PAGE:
My history is to jump when possible, climb higher or ‘go for it’

Soon, we will be moving to the Dallas, Texas area. Our house is for sale, and when someone puts in an offer on our house, we’ll put in an offer on one we will have picked out.

Until that happens, we will wait.

To me, this waiting feels like standing at the end of the diving board and looking down.

Now waiting? Waiting isn’t my favorite part of things. I am working to become better at waiting on a daily basis.

For the past few months, we have felt pretty rushed.

I had surgery in December, I recovered, we had the holidays, and then my boys came home to turn 21.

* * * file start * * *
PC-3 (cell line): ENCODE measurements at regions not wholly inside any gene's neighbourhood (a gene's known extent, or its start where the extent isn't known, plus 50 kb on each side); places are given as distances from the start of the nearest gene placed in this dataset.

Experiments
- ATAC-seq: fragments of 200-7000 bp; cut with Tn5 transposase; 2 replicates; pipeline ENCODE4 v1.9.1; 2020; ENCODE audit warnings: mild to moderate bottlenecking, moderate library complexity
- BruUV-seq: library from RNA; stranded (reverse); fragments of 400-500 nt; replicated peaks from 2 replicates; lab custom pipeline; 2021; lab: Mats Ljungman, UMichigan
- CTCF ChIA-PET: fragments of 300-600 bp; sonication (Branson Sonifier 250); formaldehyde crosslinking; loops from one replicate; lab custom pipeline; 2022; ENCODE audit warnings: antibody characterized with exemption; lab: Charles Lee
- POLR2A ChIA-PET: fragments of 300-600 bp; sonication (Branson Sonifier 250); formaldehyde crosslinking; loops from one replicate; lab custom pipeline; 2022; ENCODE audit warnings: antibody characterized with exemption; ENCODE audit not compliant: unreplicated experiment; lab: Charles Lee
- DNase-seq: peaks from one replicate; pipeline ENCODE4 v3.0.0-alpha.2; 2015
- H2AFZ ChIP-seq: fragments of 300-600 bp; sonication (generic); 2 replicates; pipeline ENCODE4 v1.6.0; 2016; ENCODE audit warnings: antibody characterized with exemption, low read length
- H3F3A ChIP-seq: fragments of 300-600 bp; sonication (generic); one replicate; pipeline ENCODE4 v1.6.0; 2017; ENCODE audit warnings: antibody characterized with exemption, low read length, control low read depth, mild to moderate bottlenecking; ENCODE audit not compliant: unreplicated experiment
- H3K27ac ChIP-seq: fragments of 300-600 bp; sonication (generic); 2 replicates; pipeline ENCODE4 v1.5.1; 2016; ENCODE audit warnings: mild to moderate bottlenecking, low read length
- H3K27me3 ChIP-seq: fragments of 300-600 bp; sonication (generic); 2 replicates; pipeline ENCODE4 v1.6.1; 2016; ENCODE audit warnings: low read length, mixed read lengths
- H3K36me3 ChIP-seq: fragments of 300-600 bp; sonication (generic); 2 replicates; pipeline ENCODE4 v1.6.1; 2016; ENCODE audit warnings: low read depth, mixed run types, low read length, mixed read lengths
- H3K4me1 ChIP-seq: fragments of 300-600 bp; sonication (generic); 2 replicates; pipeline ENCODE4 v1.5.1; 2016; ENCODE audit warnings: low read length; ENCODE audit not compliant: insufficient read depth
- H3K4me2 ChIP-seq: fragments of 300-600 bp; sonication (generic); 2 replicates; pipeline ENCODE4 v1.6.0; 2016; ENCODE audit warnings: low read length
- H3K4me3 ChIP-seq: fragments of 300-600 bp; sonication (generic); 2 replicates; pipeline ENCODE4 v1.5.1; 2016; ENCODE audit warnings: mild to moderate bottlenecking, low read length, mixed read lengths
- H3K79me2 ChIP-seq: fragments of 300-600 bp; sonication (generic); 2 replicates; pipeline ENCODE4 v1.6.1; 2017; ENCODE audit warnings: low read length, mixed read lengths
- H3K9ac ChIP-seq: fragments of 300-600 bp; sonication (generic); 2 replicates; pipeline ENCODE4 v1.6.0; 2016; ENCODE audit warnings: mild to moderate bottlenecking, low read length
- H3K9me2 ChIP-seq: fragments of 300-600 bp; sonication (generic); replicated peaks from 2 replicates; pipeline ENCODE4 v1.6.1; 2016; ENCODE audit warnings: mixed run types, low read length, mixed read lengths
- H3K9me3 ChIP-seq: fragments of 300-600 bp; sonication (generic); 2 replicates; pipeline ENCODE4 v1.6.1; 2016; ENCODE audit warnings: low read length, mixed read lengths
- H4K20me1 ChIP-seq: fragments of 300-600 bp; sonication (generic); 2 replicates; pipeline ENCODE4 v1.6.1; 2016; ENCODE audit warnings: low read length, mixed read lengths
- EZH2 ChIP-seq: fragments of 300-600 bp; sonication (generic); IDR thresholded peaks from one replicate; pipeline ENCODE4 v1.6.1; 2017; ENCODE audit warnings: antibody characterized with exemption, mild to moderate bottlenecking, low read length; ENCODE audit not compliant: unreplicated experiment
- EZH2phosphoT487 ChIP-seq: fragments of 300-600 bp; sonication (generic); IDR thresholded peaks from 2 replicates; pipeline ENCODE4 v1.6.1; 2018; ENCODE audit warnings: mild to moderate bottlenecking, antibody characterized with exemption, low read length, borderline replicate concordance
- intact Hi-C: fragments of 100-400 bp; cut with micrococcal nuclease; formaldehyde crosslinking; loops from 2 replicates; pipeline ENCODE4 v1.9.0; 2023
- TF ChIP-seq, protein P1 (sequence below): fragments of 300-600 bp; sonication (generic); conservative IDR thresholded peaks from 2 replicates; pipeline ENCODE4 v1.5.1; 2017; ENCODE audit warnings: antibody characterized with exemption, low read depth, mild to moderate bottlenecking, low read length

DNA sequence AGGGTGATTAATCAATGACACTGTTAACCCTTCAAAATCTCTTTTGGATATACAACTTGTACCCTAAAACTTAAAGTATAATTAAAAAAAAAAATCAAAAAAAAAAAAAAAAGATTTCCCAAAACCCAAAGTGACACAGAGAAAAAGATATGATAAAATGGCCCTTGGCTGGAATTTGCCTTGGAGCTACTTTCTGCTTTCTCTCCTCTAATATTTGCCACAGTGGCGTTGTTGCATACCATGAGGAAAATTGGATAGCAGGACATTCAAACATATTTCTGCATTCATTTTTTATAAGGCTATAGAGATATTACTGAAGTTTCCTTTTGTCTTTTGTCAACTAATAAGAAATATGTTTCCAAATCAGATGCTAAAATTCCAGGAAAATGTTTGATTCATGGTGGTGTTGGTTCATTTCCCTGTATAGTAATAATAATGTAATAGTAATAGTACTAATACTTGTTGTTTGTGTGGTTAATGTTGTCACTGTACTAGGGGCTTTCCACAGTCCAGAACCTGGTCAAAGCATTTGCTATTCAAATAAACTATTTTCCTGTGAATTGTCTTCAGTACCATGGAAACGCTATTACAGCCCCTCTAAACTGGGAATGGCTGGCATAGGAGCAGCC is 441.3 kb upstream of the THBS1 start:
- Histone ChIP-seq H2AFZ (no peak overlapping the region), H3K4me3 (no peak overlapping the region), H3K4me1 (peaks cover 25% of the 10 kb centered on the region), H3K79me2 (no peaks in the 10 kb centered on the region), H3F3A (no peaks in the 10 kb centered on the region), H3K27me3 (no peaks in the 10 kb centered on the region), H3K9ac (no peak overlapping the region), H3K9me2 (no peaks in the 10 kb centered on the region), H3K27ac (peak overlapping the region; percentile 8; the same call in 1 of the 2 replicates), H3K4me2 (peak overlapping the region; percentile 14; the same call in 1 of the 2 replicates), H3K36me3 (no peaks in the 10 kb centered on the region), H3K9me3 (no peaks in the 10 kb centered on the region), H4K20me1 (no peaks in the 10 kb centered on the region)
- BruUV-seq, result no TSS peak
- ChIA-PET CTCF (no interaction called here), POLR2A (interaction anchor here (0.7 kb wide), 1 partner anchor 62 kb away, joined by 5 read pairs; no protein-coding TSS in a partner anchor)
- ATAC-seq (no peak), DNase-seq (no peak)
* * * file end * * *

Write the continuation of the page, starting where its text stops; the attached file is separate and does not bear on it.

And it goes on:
At the time, it seemed like it would be the last time they would be in our Noblesville house for any length of time.

We have lived in this specific house since they were 8, so we’re talking about 13 years of development in their lives.

When they went back to school, it was time to go to into overdrive in getting the house ready.

Somewhere near Dallas, Jan. 2019
It felt a little like a break in house preparing to go to Texas a couple of times to look at houses. After our house was on the market and we came home for the second time, I tagged along on a business trip while people ‘looked at our house’.
Polar Vortex, 2019
Polar Vortex

You might remember the Polar Vortex in January 2019. Remember when the Midwest was -11 or -9 or so? Well, those were the days I had determined, in my mind, that people would be looking at our house.

It turns out, very few people want to look to buy houses in negative degree temperatures.

Control For me, it is a good reminder about control.